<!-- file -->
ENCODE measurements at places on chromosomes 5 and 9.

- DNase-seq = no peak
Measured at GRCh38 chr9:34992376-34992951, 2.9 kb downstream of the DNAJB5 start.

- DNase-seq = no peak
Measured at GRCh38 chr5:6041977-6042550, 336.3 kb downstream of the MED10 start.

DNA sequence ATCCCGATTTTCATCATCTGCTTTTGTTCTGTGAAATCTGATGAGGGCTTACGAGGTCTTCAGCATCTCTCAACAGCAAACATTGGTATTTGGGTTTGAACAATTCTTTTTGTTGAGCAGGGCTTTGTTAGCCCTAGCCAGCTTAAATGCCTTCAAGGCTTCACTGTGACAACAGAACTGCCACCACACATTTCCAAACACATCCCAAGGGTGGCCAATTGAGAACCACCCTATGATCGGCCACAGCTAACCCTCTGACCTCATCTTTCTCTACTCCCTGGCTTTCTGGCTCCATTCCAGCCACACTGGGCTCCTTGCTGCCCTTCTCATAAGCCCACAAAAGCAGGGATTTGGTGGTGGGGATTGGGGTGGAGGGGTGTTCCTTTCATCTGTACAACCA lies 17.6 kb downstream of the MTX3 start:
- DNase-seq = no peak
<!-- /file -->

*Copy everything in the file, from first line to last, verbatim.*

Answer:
ENCODE measurements at places on chromosomes 5 and 9.

- DNase-seq = no peak
Measured at GRCh38 chr9:34992376-34992951, 2.9 kb downstream of the DNAJB5 start.

- DNase-seq = no peak
Measured at GRCh38 chr5:6041977-6042550, 336.3 kb downstream of the MED10 start.

DNA sequence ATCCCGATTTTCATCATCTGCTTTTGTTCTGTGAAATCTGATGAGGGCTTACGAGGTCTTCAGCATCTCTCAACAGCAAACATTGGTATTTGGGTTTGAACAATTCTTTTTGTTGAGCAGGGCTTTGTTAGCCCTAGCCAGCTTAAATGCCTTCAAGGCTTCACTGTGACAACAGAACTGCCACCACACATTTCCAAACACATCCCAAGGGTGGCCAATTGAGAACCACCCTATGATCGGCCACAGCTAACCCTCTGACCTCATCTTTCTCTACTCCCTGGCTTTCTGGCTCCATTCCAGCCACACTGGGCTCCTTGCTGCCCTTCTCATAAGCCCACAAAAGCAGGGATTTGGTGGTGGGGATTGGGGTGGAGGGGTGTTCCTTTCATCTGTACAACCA lies 17.6 kb downstream of the MTX3 start:
- DNase-seq = no peak